North Pearl Street residents say they can't help feeling trapped.
Their pretty and historic residential street is hemmed in, they say, between four subsidized apartment buildings along Virginia and Allen streets, a row of vacant Main Street properties owned by the city and a bar known for attracting trouble.
"You can almost map out how we're kind of surrounded by points of concentrated illegal activity," said Elizabeth Licata, co-chairperson of the North Pearl Street Block Club.
Residents describe the once-stable east Allentown neighborhood as slowly losing the battle against drug dealers, who take advantage of negligent landlords and unsuspecting tenants.
The high-profile killing of James J. Mack at 39 N. Pearl St. two weeks ago and the shooting death of Uri Perkins on Virginia Street near Main in December reinforce their fears that unless something changes soon, there won't be much of a neighborhood left.
"If we can't address these negative issues affecting our neighborhood, we can't live here," said block club member Kym Mosgeller.
Residents and police detectives note that two of the five people arrested in Mack's brutal murder -- Antonio Walker and Anthony Giles -- had been arrested in December on trespassing charges in one of the subsidized apartment buildings nearby on Allen Street.
William Lauderdale, another suspect in Mack's death, said he and the others arrested in the murder case were using drugs on the night of the killing.
"These kids were not from the neighborhood," Licata said. "Why did they come here? These kids came out here because they could get drugs and had friends here."
Block club members say they've been working for much of the past decade trying to get more city assistance, more landlord accountability and more police intervention for their neighborhood.
They drew up a report summarizing 911 calls made since 1990 for problem neighborhood properties, noting hundreds of calls for everything from burglary, narcotics and robbery to rape and murder.
The group also has focused attention on Clancy's Pub at 852 Main St., which they consider a gathering place for drug dealers. The Buffalo Police Department has recorded more than 40 emergency calls to the bar in the past five months for incidents such as fights, assaults and larcenies.
Bill Hardick, the owner of Clancy's, said he was unaware the block club had concerns about his establishment. He also said his bar has always had some type of security on Friday and Saturday nights, and that in the past six to eight weeks, he has hired two off-duty police officers to work the weekends.
"Obviously we're doing what we can to keep a handle on things," Hardick said.
Clancy's was where Perkins was hanging out just before he was shot to death in what police believe was a drug-related killing Dec. 10.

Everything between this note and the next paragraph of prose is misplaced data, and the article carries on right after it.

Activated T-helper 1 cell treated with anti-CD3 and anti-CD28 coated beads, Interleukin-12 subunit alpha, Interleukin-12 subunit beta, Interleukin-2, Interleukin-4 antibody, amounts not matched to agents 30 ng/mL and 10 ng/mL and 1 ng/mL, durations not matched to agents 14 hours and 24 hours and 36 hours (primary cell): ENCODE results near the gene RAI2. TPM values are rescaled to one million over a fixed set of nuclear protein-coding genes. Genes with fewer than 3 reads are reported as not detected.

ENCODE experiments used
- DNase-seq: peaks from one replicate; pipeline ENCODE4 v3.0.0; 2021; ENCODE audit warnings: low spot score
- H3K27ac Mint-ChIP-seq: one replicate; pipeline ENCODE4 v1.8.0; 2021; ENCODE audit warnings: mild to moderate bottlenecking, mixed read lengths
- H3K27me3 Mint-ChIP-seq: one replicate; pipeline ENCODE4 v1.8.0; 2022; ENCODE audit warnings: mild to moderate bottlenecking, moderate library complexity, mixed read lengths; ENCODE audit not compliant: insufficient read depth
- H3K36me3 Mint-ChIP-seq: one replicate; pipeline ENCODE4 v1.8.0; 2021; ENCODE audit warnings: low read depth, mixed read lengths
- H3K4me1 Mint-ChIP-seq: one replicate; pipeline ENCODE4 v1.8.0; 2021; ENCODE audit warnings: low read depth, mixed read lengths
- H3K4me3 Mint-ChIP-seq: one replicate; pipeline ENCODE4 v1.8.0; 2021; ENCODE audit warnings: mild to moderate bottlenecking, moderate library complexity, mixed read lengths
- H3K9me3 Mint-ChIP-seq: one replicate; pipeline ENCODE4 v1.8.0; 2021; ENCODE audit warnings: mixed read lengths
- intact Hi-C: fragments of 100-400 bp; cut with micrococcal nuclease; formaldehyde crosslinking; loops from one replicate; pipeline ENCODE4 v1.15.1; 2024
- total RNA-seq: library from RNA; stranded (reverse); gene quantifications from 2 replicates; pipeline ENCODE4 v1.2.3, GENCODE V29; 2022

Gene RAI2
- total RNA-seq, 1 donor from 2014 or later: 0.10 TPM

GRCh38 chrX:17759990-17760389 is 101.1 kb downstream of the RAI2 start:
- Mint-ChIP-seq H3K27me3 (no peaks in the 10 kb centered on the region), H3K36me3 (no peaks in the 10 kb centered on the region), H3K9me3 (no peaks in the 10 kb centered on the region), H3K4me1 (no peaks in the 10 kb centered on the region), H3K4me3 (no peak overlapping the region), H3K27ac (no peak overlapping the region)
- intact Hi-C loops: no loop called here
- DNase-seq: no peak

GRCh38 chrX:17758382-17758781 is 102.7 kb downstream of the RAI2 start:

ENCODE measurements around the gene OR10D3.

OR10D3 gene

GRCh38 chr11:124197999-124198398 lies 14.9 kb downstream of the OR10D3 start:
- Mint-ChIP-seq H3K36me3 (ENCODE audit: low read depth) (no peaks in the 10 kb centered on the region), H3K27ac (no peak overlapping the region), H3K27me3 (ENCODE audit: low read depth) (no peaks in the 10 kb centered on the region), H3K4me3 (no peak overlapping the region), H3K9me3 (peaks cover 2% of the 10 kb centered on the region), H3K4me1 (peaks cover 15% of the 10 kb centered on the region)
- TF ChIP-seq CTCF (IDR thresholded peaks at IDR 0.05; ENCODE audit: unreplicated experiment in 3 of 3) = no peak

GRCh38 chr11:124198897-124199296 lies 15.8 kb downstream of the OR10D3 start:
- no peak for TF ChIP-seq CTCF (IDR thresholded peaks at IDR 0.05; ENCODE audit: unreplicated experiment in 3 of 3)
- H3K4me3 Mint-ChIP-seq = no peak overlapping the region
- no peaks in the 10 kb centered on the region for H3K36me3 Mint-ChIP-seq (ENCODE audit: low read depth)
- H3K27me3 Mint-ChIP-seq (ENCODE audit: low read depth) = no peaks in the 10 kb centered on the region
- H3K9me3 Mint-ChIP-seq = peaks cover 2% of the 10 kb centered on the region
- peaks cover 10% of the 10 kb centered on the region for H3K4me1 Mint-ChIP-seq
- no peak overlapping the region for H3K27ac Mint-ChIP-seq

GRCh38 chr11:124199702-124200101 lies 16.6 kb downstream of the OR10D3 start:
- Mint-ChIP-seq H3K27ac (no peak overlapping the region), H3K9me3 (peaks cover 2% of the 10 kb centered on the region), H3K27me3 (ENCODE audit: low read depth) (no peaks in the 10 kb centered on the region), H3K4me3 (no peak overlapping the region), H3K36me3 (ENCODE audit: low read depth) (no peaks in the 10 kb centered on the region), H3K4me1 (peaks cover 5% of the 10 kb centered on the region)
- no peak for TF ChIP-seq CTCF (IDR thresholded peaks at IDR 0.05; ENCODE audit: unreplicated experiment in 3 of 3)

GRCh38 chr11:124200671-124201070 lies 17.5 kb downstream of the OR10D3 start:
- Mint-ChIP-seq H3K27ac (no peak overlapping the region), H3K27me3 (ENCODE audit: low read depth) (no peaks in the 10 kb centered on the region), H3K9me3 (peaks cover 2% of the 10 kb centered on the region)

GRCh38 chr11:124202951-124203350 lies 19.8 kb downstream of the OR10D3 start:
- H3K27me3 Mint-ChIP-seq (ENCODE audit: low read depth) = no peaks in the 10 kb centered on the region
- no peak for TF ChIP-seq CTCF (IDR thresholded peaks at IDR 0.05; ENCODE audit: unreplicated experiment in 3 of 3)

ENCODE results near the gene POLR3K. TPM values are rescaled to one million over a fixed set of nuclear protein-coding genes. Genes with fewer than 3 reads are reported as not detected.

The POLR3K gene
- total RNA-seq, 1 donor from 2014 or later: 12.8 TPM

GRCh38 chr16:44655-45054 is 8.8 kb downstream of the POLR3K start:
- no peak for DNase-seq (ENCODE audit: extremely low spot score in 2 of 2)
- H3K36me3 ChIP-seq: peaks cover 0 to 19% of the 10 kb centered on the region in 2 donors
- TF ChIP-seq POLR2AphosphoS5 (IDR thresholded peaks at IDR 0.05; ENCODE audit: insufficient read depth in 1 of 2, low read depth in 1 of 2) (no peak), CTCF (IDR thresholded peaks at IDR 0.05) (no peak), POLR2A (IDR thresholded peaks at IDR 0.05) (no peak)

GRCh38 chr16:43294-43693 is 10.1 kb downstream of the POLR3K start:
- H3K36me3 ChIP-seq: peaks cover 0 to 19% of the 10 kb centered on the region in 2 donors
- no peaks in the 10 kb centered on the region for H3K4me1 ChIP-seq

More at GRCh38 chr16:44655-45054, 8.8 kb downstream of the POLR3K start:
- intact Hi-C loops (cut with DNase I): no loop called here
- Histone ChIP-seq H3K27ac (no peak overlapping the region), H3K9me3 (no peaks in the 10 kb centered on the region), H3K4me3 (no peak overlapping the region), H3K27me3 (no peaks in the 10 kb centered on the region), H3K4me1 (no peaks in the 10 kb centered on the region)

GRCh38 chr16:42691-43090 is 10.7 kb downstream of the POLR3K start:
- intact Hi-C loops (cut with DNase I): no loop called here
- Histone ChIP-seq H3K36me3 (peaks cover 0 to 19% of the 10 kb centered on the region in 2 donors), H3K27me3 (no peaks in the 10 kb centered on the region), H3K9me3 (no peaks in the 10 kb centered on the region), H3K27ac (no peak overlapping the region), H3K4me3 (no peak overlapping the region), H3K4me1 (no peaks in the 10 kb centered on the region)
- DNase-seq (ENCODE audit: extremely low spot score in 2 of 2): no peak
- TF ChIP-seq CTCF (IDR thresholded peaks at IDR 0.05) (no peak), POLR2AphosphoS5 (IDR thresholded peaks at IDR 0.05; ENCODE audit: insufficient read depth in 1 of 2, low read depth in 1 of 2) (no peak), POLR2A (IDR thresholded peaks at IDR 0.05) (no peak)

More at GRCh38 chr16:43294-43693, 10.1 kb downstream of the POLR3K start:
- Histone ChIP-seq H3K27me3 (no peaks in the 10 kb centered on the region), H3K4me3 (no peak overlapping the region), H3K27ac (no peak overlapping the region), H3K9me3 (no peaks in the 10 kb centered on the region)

Detectives Tim McDonald and Edward Cotter noted that when they arrested Walker and Giles on trespassing charges later that month, the two were in the company of one of Perkins' cousins, who mentioned he was seeking revenge for his relative's death.
North Pearl residents believe that at least a few of the suspects were entrenched in the neighborhood's drug culture.
Despite some assistance from the city, residents say they're still often told by officials they're not a priority because other neighborhoods are in far worse shape.
"This is years and years of complaints, and these landlords are not held accountable," said David Mosgeller.
Licata added, "We really don't want to wait until we look like Beirut."
Now they want a meeting with Mayor Anthony M. Masiello. Niagara Council Member Dominic Bonifacio said he has arranged for the meeting and continues to work with the block club to address the neighborhood's absentee-landlord issues.
"Their problem doesn't seem to be going away," Bonifacio said.
Detectives McDonald and Cotter also said they've been cracking down in the Allentown and Elmwood areas for minor offenses such as loitering, loud music, noise and public drinking to prevent crime from escalating.
"With the resources we have, we're doing our best," McDonald said. "We're only one step in the process."
They agree that more needs to be done to preserve the neighborhood.
"We could sense there were a lot of teenagers and women with children who were placed in those apartment buildings by human services agencies," McDonald said. "Some were mentally unstable. And a lot of these young, streetwise kids who were involved in drug dealing in the East and West Side, they were taking advantage of these people and setting up these little drug dens."
That has to stop, say North Pearl Street residents.
"We love our neighborhood," Licata said, "but these people don't care."